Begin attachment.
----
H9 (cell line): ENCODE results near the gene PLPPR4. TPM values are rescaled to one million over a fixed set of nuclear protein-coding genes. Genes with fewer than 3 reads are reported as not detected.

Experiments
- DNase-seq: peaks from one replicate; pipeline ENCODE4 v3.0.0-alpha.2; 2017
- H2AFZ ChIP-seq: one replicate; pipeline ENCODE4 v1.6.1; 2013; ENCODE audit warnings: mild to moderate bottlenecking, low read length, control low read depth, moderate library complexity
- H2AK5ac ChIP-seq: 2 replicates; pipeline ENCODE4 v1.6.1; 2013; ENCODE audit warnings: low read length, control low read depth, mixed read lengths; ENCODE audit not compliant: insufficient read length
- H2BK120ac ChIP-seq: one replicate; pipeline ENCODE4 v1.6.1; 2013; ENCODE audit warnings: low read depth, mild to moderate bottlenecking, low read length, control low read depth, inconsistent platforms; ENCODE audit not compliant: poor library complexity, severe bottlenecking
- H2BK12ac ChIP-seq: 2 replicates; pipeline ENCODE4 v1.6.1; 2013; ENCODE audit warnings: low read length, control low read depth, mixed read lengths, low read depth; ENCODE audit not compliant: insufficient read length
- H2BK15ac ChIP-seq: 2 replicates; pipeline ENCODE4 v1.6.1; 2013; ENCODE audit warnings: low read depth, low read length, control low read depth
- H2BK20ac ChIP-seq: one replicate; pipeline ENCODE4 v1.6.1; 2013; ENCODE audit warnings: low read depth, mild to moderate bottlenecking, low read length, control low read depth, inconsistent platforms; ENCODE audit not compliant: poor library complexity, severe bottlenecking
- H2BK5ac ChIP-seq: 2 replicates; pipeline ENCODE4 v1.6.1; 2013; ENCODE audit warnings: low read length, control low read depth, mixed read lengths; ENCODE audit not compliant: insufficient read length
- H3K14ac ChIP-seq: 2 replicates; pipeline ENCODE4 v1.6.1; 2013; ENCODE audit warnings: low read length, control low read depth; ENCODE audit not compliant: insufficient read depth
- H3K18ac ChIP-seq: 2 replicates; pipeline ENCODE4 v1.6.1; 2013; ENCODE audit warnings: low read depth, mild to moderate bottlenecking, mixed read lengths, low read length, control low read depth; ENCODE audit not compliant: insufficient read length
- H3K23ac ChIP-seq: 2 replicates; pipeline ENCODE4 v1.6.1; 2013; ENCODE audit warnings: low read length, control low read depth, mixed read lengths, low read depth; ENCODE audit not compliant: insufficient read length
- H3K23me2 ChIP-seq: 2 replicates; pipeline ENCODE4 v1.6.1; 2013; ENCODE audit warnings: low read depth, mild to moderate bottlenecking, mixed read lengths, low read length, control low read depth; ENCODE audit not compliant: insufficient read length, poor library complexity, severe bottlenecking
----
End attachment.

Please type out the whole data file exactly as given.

H9 (cell line): ENCODE results near the gene PLPPR4. TPM values are rescaled to one million over a fixed set of nuclear protein-coding genes. Genes with fewer than 3 reads are reported as not detected.

Experiments
- DNase-seq: peaks from one replicate; pipeline ENCODE4 v3.0.0-alpha.2; 2017
- H2AFZ ChIP-seq: one replicate; pipeline ENCODE4 v1.6.1; 2013; ENCODE audit warnings: mild to moderate bottlenecking, low read length, control low read depth, moderate library complexity
- H2AK5ac ChIP-seq: 2 replicates; pipeline ENCODE4 v1.6.1; 2013; ENCODE audit warnings: low read length, control low read depth, mixed read lengths; ENCODE audit not compliant: insufficient read length
- H2BK120ac ChIP-seq: one replicate; pipeline ENCODE4 v1.6.1; 2013; ENCODE audit warnings: low read depth, mild to moderate bottlenecking, low read length, control low read depth, inconsistent platforms; ENCODE audit not compliant: poor library complexity, severe bottlenecking
- H2BK12ac ChIP-seq: 2 replicates; pipeline ENCODE4 v1.6.1; 2013; ENCODE audit warnings: low read length, control low read depth, mixed read lengths, low read depth; ENCODE audit not compliant: insufficient read length
- H2BK15ac ChIP-seq: 2 replicates; pipeline ENCODE4 v1.6.1; 2013; ENCODE audit warnings: low read depth, low read length, control low read depth
- H2BK20ac ChIP-seq: one replicate; pipeline ENCODE4 v1.6.1; 2013; ENCODE audit warnings: low read depth, mild to moderate bottlenecking, low read length, control low read depth, inconsistent platforms; ENCODE audit not compliant: poor library complexity, severe bottlenecking
- H2BK5ac ChIP-seq: 2 replicates; pipeline ENCODE4 v1.6.1; 2013; ENCODE audit warnings: low read length, control low read depth, mixed read lengths; ENCODE audit not compliant: insufficient read length
- H3K14ac ChIP-seq: 2 replicates; pipeline ENCODE4 v1.6.1; 2013; ENCODE audit warnings: low read length, control low read depth; ENCODE audit not compliant: insufficient read depth
- H3K18ac ChIP-seq: 2 replicates; pipeline ENCODE4 v1.6.1; 2013; ENCODE audit warnings: low read depth, mild to moderate bottlenecking, mixed read lengths, low read length, control low read depth; ENCODE audit not compliant: insufficient read length
- H3K23ac ChIP-seq: 2 replicates; pipeline ENCODE4 v1.6.1; 2013; ENCODE audit warnings: low read length, control low read depth, mixed read lengths, low read depth; ENCODE audit not compliant: insufficient read length
- H3K23me2 ChIP-seq: 2 replicates; pipeline ENCODE4 v1.6.1; 2013; ENCODE audit warnings: low read depth, mild to moderate bottlenecking, mixed read lengths, low read length, control low read depth; ENCODE audit not compliant: insufficient read length, poor library complexity, severe bottlenecking